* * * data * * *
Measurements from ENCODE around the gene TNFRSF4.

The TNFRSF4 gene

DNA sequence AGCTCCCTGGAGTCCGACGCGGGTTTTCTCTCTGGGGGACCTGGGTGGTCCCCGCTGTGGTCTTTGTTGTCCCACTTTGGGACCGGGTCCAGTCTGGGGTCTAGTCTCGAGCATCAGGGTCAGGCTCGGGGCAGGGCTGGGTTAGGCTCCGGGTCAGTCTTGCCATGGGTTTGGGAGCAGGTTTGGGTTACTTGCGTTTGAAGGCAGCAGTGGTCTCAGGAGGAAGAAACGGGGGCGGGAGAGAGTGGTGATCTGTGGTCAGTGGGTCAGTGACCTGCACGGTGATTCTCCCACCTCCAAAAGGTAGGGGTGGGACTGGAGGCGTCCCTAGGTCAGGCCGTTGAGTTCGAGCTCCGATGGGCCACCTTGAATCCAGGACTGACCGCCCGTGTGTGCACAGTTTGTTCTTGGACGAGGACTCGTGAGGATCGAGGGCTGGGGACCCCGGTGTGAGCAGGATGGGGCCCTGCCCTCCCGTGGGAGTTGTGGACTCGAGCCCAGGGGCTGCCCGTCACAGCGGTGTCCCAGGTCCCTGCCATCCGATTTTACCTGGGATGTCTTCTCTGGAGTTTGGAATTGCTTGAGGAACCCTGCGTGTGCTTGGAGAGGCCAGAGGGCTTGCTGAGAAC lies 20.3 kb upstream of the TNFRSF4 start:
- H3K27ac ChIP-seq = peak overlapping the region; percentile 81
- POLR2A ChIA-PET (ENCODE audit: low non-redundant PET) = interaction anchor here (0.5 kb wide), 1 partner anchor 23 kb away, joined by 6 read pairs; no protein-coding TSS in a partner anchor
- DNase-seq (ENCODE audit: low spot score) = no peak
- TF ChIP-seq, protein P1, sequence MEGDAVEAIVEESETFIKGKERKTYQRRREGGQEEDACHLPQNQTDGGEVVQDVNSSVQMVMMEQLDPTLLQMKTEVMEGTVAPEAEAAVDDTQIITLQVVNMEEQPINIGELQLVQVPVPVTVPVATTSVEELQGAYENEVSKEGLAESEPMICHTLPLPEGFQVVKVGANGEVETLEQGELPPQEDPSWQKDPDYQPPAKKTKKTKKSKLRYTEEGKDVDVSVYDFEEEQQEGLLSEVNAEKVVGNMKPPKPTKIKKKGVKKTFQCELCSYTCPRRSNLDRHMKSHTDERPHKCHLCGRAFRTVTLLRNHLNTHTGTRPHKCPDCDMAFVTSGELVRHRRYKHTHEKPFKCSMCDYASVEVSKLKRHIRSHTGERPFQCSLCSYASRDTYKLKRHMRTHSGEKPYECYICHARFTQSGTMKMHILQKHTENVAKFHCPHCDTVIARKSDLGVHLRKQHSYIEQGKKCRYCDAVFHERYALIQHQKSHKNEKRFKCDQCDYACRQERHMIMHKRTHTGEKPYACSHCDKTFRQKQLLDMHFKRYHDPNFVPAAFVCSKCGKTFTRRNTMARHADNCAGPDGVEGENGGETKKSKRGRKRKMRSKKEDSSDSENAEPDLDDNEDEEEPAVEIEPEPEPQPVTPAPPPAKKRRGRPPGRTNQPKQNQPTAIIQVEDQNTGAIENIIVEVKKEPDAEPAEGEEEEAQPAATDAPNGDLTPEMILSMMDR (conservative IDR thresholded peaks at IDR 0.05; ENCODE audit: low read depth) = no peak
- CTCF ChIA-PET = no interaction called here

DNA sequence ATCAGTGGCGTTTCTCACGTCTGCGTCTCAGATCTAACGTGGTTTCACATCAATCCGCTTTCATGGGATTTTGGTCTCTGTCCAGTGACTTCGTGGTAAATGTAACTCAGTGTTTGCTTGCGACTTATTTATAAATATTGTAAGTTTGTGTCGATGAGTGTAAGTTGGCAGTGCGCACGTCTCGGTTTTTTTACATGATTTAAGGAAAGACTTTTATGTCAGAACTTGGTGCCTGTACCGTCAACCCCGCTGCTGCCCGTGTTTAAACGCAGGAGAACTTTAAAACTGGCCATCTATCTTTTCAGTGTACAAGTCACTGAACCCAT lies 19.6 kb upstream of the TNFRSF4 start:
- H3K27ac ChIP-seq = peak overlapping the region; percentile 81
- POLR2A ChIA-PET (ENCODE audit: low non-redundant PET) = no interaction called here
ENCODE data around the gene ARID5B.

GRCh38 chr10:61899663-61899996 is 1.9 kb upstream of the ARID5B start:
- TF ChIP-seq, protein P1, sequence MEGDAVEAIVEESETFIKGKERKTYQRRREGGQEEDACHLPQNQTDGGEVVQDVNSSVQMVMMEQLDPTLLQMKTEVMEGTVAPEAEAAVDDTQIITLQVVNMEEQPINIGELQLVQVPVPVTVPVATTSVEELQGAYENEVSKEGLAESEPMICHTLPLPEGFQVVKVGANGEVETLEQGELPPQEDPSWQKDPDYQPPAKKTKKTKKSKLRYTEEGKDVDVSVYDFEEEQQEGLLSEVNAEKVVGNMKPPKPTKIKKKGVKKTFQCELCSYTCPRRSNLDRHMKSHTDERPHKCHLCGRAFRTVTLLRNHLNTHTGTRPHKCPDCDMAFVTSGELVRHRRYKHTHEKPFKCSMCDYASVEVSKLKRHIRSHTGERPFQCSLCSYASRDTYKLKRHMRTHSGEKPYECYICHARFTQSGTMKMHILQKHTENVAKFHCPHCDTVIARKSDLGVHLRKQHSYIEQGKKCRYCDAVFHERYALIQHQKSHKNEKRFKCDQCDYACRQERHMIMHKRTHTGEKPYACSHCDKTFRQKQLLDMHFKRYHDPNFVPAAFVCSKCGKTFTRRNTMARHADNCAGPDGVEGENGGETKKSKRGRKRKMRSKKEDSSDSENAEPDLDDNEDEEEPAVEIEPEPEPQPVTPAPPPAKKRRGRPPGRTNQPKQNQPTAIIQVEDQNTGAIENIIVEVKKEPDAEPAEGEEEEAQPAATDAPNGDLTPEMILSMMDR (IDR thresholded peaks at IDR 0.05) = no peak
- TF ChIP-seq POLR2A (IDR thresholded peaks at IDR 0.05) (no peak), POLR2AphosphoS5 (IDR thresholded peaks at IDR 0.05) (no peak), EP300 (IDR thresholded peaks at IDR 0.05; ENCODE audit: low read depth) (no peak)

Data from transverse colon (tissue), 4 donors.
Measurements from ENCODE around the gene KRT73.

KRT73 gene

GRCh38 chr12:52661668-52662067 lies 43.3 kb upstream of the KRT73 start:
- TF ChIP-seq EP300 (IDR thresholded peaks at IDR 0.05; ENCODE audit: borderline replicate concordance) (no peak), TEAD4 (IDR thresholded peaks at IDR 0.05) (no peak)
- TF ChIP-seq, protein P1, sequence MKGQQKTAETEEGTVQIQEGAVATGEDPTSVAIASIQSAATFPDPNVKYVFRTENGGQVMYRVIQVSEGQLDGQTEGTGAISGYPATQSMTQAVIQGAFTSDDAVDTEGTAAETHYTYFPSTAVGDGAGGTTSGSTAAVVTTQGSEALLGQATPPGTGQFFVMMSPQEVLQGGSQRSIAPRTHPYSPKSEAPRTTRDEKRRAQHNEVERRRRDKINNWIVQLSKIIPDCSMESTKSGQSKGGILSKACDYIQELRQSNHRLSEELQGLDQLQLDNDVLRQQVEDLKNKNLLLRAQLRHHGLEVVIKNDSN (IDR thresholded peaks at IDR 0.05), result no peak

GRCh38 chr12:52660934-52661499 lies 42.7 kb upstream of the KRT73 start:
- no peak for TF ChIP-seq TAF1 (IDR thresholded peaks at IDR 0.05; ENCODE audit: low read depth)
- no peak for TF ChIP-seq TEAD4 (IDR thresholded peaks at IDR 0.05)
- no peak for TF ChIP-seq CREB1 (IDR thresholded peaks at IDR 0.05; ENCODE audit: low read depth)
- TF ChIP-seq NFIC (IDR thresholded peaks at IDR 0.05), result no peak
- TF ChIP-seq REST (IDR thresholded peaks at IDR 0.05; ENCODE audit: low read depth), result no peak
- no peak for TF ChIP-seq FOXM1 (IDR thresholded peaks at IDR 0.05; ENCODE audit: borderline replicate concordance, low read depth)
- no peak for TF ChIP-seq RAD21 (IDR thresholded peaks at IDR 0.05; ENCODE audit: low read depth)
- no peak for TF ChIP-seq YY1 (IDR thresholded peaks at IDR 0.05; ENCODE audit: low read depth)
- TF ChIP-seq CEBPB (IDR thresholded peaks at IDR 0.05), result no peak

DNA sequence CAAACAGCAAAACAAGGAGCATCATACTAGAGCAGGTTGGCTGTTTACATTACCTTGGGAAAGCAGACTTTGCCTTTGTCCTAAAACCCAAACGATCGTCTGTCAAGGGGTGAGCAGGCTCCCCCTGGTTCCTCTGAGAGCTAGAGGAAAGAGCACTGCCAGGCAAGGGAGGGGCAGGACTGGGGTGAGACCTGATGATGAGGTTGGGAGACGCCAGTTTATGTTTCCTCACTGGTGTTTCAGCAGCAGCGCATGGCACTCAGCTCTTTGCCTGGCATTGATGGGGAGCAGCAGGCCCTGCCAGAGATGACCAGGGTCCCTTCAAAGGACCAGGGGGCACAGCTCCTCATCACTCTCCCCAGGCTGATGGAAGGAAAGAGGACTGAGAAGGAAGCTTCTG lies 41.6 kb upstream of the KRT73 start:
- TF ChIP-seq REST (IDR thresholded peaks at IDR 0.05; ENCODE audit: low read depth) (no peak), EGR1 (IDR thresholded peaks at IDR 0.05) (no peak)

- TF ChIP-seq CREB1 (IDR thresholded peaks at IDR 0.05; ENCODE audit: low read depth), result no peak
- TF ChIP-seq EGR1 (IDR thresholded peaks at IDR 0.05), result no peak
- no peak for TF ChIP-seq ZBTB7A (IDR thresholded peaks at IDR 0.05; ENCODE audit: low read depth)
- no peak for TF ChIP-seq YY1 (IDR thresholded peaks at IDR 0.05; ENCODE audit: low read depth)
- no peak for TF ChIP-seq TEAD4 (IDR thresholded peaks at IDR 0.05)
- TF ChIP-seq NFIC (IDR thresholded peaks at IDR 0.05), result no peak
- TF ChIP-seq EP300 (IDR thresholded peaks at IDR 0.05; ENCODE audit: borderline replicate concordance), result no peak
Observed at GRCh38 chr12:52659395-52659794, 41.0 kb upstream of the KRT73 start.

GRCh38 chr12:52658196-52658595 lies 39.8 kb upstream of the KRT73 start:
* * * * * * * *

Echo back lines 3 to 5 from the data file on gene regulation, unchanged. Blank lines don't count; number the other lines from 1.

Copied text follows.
DNA sequence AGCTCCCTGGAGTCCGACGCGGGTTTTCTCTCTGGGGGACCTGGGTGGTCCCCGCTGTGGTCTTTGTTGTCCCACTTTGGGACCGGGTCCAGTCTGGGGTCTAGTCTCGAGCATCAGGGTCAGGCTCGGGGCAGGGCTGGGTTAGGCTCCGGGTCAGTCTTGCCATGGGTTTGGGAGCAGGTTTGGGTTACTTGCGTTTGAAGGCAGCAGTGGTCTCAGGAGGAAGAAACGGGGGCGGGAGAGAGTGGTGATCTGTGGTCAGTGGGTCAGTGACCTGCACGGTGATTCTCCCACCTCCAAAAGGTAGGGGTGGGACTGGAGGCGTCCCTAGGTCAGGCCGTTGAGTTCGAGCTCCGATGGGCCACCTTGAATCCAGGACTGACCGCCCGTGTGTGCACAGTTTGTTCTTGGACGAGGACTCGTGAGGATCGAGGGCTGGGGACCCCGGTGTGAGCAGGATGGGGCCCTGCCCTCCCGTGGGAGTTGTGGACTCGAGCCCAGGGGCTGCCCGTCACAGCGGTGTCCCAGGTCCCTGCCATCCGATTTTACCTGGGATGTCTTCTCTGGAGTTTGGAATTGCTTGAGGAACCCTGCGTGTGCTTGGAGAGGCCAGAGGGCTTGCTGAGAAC lies 20.3 kb upstream of the TNFRSF4 start:
- H3K27ac ChIP-seq = peak overlapping the region; percentile 81
- POLR2A ChIA-PET (ENCODE audit: low non-redundant PET) = interaction anchor here (0.5 kb wide), 1 partner anchor 23 kb away, joined by 6 read pairs; no protein-coding TSS in a partner anchor